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Packaging and Assemblies for High-temperature Intelligent Aerospace Controls

Description:

TECHNOLOGY AREA(S): Air Platform

The technology within this topic is restricted under the International Traffic in Arms Regulation (ITAR), 22 CFR Parts 120-130, which controls the export and import of defense-related material and services, including export of sensitive technical data, or the Export Administration Regulation (EAR), 15 CFR Parts 730-774, which controls dual use items. Offerors must disclose any proposed use of foreign nationals (FNs), their country(ies) of origin, the type of visa or work permit possessed, and the statement of work (SOW) tasks intended for accomplishment by the FN(s) in accordance with section 5.4.c.(8) of the solicitation and within the AF Component-specific instructions. Offerors are advised foreign nationals proposed to perform on this topic may be restricted due to the technical data under US Export Control Laws. Please direct questions to the AF SBIR/STTR Contracting Officer, Ms. Gail Nyikon, gail.nyikon@us.af.mil.

OBJECTIVE: Develop reliable, low-weight, affordable, electronic integrated circuit (IC) level packaging and assembly for embedded, high-temperature electronic components. Emphasis on affordable high temperature electronics control systems.

DESCRIPTION: Turbine engine controls are increasingly constrained by improvements in turbine engine technology. This constraint is primarily associated with the thermal environment on the engine system. The development of distributed controls can help alleviate this constraint by relocating the most complex electronics, those directly involved in control law processing, to a more benign environment where they can be protected more effectively and with less impact on system level metrics. The remaining electronics, those primarily associated with input/output (I/O) functions and local loop closure, would remain in the hot engine environment.

To extract the greatest system-level performance benefit, the engine-mounted electronic components will need to be implemented with an emphasis on very low-weight technologies. This implies a very high degree of circuit integration to minimize volume and the use of passive methods to provide for thermal control. Unfortunately, higher integration tends to lead to a concentration of heat in electronic circuits. When coupled with a low-quality heat rejection sink, i.e., a small difference in temperature between source and sink, this can lead to problems in reliability. Improvements over the state-of-the-art (SOA) technology should focus on semiconductor die to package interface materials, use of solder alloys, as well as, hermetic and polymer packaging. Improvements to assembly of package to printed wiring board (PWB) board, as well as, choice of optimal packaging designs for harsh environment PWB.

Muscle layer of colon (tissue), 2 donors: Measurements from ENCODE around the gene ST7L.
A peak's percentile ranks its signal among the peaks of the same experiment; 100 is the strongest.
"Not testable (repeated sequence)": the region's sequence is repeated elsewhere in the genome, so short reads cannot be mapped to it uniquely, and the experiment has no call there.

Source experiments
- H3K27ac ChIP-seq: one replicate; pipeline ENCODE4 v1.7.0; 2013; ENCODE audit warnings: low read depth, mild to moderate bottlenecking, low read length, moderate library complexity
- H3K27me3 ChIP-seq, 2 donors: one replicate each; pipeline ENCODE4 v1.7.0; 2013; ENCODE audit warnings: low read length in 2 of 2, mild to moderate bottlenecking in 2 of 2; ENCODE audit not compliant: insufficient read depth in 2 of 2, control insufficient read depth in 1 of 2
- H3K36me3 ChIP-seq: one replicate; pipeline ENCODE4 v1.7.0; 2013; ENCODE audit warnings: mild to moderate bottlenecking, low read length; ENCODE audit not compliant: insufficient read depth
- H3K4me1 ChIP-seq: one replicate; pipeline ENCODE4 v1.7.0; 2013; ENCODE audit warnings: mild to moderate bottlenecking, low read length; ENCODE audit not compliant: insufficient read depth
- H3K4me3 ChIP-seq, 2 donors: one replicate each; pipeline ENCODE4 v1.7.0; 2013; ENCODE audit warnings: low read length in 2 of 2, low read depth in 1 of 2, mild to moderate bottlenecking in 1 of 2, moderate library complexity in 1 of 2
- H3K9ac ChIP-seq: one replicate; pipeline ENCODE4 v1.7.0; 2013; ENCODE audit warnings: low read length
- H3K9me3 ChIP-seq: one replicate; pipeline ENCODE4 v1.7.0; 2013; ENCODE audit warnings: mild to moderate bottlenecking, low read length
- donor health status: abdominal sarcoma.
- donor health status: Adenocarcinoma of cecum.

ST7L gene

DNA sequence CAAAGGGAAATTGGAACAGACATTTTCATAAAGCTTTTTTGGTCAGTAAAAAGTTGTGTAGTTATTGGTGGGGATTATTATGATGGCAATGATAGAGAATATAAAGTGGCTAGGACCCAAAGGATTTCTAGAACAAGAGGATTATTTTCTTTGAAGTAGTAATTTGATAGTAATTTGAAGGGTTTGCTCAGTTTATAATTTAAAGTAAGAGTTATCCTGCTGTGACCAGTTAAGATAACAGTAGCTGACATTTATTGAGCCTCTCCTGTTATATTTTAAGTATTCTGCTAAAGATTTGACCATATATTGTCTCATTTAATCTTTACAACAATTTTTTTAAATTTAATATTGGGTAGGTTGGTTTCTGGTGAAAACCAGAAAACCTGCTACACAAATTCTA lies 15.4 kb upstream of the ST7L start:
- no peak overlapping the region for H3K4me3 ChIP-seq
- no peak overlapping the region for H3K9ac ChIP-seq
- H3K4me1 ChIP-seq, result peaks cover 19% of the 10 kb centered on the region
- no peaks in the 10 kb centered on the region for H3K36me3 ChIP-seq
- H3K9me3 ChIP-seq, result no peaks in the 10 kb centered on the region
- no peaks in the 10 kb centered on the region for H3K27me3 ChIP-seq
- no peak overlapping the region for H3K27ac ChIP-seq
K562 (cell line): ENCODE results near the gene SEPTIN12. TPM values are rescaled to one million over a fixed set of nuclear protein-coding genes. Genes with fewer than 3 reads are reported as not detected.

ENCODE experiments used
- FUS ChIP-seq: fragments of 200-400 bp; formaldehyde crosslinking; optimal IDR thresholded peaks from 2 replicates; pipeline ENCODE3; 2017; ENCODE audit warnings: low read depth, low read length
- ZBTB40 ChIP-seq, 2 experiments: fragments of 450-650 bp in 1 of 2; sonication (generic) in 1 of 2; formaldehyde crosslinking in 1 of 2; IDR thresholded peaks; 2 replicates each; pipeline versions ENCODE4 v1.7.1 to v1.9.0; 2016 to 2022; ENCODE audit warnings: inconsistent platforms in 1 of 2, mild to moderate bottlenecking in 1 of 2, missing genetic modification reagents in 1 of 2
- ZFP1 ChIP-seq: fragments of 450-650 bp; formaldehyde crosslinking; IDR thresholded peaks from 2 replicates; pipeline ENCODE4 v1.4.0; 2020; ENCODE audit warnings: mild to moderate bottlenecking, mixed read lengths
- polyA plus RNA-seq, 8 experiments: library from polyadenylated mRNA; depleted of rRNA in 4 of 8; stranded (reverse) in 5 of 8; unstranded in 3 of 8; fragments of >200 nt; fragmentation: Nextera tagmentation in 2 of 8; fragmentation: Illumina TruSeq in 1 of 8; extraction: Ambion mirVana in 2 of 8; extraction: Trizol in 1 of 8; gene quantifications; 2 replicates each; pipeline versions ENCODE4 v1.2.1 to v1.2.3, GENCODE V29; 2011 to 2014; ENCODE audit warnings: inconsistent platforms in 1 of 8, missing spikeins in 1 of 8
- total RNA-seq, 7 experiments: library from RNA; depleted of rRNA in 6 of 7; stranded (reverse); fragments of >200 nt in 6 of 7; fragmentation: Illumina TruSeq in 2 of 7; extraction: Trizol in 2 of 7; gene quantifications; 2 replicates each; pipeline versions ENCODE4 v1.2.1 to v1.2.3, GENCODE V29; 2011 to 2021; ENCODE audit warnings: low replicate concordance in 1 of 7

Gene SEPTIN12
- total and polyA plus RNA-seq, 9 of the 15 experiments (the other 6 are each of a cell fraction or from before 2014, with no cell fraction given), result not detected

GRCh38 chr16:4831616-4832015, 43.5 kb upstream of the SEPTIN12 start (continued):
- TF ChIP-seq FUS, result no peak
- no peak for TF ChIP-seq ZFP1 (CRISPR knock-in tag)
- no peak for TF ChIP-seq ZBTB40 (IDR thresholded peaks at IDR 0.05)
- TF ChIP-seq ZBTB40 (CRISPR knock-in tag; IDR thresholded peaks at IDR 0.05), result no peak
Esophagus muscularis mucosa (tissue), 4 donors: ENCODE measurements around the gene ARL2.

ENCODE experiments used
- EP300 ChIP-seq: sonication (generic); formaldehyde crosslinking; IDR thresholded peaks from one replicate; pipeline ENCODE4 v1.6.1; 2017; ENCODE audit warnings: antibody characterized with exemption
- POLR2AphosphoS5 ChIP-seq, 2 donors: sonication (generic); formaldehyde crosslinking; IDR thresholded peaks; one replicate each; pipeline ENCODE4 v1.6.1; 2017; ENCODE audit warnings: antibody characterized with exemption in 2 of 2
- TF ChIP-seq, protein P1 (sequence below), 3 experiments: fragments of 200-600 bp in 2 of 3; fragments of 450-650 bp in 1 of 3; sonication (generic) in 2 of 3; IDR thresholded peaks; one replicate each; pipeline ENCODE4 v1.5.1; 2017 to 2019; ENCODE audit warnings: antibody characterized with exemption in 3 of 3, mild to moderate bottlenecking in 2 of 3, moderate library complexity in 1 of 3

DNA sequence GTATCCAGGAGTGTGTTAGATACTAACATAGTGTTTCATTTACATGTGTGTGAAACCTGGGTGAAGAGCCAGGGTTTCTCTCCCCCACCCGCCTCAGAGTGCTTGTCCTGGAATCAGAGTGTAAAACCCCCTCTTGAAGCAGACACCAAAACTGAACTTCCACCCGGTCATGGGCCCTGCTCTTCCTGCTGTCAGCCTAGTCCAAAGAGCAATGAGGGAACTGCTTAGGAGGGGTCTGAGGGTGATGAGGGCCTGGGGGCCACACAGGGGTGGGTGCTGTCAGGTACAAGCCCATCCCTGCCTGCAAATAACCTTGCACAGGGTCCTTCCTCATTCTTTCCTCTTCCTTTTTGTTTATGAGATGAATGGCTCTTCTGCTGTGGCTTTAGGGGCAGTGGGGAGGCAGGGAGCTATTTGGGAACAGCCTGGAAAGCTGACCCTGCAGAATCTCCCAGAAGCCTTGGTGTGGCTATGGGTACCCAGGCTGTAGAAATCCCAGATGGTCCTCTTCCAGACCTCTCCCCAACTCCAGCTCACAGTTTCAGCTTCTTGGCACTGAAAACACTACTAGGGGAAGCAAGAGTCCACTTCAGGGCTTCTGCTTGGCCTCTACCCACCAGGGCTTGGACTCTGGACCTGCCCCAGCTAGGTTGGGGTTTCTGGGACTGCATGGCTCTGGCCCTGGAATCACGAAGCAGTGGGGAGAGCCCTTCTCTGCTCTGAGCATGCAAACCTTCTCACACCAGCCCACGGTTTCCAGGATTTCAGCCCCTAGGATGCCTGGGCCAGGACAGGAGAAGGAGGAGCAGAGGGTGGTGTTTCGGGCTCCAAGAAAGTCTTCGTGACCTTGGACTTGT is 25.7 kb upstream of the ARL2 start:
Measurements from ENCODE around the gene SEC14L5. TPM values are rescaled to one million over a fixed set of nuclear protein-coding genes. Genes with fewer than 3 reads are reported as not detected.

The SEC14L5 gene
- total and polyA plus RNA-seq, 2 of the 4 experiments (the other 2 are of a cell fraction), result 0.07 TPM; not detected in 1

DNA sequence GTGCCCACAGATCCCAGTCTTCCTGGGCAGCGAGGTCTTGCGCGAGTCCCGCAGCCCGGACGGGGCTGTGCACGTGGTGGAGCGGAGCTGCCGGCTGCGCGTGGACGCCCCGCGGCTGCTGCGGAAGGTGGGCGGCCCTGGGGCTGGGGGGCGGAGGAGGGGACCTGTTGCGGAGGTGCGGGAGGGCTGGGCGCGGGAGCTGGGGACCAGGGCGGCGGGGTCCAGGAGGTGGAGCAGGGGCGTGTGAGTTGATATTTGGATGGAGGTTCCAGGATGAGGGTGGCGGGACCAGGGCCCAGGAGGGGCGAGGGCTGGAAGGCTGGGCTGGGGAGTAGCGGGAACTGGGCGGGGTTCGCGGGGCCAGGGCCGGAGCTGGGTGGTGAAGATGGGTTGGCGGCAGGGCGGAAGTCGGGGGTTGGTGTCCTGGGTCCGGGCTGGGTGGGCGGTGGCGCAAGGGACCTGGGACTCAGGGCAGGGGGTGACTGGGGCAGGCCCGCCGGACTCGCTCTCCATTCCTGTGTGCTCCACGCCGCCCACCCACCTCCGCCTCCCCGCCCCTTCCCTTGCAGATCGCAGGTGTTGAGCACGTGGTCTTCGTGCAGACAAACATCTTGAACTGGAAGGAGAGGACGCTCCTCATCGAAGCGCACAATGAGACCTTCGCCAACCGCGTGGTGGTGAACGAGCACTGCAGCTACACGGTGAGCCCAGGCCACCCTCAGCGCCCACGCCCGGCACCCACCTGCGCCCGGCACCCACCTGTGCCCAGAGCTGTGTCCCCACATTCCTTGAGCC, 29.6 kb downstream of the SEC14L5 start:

Heat rejection is not the only issue which needs to be addressed by IC packaging and assembly technology. Engine operating environments tend to exhibit high-vibration and high-shock load. Typical vibration and shock test levels specified for the intended integrated circuit environment are up to 50g peak and 75g for shock. Vibratory test frequencies are in the range of 2hz to 3Khz. Guidance can be found in military standards 202, 883 and 810. There is also exposure to other electronics failure-inducing stresses, such as humidity, contaminants, and low pressure. Components are subject to 95-percent relative humidity for multiple cycles to determine suitability. The immediate packaging of integrated circuit electronics is the first line of defense. Conceivably, improved packaging technology could also contribute to increased robustness in other areas such as electromagnetic and radiation susceptibility.